"Then may I not tarry here to-night?"

    "Nay, I beseech thee, flee for thy life. In tarrying here shall thou not escape; for a man’s enemies are now truly those of his own household."

    Marsh, after a pause, determined to listen to her advice, and departed.

    Cold and weary, he retraced his steps, going beyond Dean Church, where, at a friend’s house, he staid for the night, "taking ill rest," as he quaintly expresses it in his journal, "and consulting much with myself of my trouble." He expected, or at least hoped, that some intimation would be vouchsafed from his Master as touching the way he should pursue, but none was granted; and he lay there, full of tossing and unquiet, the greater part of the night. On the following morning, at his first awaking, which was early, being still in heaviness, and not knowing what to do, came another friend to his bedside, who advised him that he should in no wise depart, but abide boldly, and confess the faith. At these words he felt so convinced, and, as it were, suddenly established in his conscience, that he doubted not, as he says, but the message was from God. He thenceforth consulted not with flesh and blood, but resolved on immediately presenting himself before his persecutors, and patiently bearing such cross as it might please Heaven to lay upon him.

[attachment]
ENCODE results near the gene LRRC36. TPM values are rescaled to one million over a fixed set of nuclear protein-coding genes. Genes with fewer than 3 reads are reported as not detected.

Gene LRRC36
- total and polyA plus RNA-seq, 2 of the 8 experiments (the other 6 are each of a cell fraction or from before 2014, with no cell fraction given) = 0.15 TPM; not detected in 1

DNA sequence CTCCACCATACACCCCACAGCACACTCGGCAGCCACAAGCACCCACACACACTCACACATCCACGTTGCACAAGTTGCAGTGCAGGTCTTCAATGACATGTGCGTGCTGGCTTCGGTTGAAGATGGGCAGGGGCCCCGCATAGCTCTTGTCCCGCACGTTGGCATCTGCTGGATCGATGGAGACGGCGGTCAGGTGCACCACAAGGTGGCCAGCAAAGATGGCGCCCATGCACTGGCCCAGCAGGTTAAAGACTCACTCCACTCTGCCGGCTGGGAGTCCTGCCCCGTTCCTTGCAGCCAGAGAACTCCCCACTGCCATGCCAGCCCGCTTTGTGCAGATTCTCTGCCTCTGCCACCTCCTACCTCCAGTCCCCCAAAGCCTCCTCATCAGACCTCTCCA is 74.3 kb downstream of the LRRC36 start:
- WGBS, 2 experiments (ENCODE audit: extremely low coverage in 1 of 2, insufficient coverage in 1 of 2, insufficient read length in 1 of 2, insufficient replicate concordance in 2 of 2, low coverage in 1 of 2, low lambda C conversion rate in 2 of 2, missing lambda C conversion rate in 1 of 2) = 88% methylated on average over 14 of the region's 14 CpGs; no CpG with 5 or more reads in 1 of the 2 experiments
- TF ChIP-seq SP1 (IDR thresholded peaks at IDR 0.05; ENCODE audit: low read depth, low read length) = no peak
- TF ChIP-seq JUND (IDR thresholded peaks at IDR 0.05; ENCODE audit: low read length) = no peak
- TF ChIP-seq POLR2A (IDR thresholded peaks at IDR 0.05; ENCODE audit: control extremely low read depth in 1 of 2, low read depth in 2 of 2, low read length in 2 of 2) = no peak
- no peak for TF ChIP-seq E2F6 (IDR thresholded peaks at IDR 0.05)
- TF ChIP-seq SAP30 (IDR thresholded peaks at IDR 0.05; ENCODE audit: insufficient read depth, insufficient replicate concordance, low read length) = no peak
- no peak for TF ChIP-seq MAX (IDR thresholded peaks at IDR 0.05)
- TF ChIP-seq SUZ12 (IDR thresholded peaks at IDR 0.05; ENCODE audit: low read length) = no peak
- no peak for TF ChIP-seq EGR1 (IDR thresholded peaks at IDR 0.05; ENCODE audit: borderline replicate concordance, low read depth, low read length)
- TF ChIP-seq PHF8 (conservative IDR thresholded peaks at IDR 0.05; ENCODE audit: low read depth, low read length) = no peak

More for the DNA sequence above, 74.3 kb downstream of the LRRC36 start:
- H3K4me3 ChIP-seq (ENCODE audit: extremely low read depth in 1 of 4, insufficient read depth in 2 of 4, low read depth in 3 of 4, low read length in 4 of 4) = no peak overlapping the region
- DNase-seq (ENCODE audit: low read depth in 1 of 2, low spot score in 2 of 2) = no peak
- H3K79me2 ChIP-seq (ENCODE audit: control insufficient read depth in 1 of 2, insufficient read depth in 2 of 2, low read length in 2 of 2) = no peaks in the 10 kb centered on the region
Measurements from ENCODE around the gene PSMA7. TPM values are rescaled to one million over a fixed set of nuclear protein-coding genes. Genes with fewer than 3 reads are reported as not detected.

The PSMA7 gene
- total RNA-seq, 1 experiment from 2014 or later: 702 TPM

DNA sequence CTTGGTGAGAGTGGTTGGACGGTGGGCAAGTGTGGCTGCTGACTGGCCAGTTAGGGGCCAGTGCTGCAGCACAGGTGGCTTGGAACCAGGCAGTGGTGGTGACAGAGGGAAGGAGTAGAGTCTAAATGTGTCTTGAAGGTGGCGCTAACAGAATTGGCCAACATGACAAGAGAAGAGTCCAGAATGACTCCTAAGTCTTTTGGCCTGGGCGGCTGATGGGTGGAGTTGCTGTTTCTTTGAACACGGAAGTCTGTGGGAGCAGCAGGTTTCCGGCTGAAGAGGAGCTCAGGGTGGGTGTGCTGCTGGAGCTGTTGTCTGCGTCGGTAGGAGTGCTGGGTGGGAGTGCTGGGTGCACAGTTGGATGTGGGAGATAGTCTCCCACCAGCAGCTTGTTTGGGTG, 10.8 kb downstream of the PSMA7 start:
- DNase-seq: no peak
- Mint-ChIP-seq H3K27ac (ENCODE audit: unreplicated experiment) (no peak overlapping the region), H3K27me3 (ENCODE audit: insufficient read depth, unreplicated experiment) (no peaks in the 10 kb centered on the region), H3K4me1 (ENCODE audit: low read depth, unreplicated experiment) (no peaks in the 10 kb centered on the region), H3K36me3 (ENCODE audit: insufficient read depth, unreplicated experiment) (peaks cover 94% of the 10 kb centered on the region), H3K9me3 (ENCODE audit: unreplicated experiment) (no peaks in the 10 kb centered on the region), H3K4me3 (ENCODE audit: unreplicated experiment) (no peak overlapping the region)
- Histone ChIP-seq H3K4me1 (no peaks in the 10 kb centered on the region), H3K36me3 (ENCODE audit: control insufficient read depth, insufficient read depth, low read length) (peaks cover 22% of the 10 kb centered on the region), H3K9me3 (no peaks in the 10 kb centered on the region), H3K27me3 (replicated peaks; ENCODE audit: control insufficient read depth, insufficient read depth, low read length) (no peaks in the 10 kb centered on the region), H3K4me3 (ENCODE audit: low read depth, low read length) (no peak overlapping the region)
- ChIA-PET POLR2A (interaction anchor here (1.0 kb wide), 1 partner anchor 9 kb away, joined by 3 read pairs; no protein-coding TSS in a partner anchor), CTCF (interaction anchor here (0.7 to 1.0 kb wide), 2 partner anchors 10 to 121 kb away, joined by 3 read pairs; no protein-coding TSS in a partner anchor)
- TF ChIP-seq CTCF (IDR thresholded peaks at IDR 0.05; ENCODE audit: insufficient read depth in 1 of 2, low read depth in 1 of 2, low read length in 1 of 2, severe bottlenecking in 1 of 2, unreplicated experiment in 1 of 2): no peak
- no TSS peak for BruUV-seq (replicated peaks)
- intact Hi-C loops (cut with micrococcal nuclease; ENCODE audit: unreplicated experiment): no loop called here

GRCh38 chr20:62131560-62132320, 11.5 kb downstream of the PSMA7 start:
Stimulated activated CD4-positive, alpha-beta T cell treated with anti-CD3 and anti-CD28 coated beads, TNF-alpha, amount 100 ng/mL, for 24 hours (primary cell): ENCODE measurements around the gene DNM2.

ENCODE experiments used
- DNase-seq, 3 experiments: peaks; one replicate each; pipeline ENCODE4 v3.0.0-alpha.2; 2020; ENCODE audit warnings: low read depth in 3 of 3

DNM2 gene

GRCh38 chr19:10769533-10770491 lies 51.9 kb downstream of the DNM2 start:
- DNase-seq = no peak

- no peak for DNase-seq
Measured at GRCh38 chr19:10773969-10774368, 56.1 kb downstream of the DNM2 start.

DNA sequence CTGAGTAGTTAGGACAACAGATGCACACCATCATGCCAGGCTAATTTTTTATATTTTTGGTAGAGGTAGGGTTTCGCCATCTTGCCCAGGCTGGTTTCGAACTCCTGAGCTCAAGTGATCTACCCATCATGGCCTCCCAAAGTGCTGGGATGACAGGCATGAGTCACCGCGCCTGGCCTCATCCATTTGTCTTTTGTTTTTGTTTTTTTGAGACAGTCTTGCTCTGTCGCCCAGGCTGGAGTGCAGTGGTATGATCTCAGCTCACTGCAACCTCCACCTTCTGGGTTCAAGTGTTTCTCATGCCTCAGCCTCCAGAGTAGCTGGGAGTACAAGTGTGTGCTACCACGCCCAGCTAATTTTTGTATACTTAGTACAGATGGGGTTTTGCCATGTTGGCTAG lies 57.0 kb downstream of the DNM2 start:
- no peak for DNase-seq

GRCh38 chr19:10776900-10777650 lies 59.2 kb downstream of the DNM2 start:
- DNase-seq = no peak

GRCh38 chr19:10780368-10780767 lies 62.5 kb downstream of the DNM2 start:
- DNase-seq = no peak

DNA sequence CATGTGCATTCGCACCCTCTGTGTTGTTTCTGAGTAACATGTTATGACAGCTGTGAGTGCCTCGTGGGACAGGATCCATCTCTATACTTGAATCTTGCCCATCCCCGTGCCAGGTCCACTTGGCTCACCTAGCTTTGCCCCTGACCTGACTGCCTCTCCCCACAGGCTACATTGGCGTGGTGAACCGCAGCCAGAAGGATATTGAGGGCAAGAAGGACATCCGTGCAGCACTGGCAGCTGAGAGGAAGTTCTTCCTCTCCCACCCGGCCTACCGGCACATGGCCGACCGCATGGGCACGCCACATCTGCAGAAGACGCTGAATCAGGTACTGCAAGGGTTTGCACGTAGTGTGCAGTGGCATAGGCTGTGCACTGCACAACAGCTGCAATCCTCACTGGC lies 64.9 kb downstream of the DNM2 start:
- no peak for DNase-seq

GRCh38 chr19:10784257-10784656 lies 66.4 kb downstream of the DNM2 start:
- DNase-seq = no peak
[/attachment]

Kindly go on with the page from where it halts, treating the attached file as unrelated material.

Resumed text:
He arose betimes, and as his custom was, recited the English Litany, with other prayers, kneeling by his bedside; after which he prepared to go towards Smethells, calling, as he went, at the dwellings of several whom he knew, desiring them to pray for him, to commend him to all his friends, and to comfort his mother and his little children, for, as he then said, he felt assured that they should not see his face any more. Taking leave, with many tears and much, sorrow of heart, he came nigh to the residence of Sir Roger Barton, a bigoted persecutor, and an avowed enemy of the reformed church.